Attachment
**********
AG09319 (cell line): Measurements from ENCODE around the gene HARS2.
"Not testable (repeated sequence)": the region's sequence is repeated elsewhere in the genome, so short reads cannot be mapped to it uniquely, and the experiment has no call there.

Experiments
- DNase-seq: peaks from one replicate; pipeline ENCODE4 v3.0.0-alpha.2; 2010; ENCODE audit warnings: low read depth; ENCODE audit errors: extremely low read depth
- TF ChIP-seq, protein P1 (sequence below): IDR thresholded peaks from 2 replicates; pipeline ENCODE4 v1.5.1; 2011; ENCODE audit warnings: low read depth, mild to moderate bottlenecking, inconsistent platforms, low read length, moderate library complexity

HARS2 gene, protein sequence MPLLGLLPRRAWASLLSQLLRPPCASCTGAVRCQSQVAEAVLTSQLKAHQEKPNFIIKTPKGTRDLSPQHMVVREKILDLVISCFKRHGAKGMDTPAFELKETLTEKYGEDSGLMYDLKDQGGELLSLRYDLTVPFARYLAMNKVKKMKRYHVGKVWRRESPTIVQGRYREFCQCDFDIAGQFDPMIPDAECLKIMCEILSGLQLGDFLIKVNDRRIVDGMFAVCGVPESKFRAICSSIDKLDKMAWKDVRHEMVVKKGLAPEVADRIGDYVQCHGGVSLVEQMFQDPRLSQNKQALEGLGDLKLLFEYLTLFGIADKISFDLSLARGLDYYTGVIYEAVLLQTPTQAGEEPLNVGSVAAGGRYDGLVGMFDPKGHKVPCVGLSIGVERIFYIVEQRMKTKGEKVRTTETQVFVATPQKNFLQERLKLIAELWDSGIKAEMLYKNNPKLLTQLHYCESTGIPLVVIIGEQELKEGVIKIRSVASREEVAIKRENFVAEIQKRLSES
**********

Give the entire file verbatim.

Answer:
AG09319 (cell line): Measurements from ENCODE around the gene HARS2.
"Not testable (repeated sequence)": the region's sequence is repeated elsewhere in the genome, so short reads cannot be mapped to it uniquely, and the experiment has no call there.

Experiments
- DNase-seq: peaks from one replicate; pipeline ENCODE4 v3.0.0-alpha.2; 2010; ENCODE audit warnings: low read depth; ENCODE audit errors: extremely low read depth
- TF ChIP-seq, protein P1 (sequence below): IDR thresholded peaks from 2 replicates; pipeline ENCODE4 v1.5.1; 2011; ENCODE audit warnings: low read depth, mild to moderate bottlenecking, inconsistent platforms, low read length, moderate library complexity

HARS2 gene, protein sequence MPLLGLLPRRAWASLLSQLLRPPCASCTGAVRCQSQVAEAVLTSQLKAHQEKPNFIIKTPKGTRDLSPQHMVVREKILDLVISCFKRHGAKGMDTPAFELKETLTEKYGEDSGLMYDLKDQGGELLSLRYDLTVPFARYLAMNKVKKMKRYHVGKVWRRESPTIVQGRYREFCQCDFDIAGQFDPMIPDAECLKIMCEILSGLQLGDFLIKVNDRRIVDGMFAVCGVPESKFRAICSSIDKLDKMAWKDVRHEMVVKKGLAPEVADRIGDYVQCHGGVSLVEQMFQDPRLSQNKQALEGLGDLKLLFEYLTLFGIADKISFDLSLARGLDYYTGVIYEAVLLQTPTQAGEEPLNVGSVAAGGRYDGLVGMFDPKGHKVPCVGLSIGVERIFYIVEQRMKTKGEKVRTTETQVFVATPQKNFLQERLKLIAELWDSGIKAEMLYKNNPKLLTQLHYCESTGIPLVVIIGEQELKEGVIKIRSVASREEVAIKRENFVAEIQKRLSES